Captain George Vancouver mapped the Puget Sound area (named after Lieutenant Peter Puget), landing on the point where the light station stands today, Captain Vancouver designated the area as Rosehill Point because of the beautiful wild roses that cover the hillsides.
Puget Sound was re-explored by U.S. Naval Officer, Lieutenant Charles Wilkes, and the area known as Rosehill was renamed Elliot Point after the cabin boy, George Elliot.
January 22 a peace treaty was signed between Governor Isaac Stevens, and 82 Native Americans that represented 22 tribes. The treaty ceded the coastal lands from Seattle to the Canadian border to the U.S. government. A copy of the treaty is in the lighthouse display case.
First white settlement established by J.D. Fowler and his partner Morris Frost. Fowler operated the Exchange Saloon, trading staples for furs, feathers, and cranberries with the Indians. Fowler became the first County Auditor, first Judge, first local Postmaster, and first Notary Public. J.D. Fowler changed the town’s name from Point Elliot to Mukilteo. The name is a translation of the Indian word Muckl-Te-Oh. Some state it translates into long goose neck, possibly referring to the spit of land where the lighthouse stands today. Others claim the interpretation means good camping ground.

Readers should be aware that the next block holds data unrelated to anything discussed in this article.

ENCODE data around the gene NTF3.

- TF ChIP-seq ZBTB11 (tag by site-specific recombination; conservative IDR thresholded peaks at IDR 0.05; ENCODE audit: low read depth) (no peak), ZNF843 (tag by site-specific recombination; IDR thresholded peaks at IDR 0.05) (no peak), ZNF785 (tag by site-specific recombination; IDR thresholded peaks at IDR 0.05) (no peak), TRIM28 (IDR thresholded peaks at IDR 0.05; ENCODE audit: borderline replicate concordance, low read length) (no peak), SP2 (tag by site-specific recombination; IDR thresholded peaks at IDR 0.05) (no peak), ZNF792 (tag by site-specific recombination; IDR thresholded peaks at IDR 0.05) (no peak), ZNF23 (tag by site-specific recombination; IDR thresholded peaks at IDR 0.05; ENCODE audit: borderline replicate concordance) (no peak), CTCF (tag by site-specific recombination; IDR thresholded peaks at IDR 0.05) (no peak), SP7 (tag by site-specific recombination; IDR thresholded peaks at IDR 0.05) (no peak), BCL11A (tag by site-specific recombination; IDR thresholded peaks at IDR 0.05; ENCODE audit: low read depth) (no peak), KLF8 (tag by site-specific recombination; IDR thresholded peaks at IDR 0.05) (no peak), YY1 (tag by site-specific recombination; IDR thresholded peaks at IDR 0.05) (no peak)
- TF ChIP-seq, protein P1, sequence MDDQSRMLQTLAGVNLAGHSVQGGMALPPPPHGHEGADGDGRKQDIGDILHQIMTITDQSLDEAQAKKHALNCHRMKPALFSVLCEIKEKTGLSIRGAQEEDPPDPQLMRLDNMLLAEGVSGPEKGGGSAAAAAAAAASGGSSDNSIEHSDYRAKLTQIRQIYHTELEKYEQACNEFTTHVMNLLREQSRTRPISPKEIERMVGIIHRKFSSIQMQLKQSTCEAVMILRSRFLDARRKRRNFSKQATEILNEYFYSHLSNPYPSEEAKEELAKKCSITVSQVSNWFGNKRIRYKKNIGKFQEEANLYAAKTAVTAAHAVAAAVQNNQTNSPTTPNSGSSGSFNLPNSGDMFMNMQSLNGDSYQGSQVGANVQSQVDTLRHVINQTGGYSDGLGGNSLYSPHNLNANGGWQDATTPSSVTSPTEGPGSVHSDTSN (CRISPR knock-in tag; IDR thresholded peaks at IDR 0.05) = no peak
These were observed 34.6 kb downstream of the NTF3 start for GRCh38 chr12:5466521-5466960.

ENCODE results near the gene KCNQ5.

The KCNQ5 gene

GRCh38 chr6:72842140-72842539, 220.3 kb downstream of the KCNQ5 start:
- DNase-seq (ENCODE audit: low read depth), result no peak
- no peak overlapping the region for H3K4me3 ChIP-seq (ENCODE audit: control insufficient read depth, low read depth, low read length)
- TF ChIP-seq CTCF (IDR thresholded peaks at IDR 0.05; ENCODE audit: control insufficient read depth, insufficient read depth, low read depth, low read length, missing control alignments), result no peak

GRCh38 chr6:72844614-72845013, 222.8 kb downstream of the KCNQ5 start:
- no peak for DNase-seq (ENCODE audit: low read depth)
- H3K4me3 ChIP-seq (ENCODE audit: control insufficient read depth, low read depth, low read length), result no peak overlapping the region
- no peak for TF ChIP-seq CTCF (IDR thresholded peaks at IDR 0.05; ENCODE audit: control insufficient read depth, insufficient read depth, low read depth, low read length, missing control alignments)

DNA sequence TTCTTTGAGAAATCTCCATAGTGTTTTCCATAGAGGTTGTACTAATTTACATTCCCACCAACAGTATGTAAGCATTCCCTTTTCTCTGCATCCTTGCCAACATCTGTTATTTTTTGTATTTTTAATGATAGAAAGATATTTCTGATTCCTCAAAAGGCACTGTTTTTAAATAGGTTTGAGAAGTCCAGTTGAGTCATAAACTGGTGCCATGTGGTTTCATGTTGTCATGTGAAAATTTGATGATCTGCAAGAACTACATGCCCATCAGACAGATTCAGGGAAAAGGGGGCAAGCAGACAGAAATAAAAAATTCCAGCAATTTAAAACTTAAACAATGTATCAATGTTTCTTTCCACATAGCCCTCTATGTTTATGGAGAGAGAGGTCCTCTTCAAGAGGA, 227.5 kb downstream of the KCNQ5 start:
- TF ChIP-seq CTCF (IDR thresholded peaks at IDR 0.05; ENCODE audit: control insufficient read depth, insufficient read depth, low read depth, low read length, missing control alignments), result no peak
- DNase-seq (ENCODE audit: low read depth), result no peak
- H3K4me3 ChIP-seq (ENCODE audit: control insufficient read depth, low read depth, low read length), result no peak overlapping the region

Washington Territory Legislature establishes Snohomish County with Mukilteo designated as the first County Seat.
Mukilteo’s first schoolhouse built known as Rosehill.
Crown Lumber Company opened for business attracting Japanese immigrants. Crown Lumber provided housing for these workers in the area known today as Japanese Gulch.
First water district in the state established in Mukilteo.
Crown Lumber, and most other large area employers close due to the depression.
State Park is established.
Rosehill school is closed.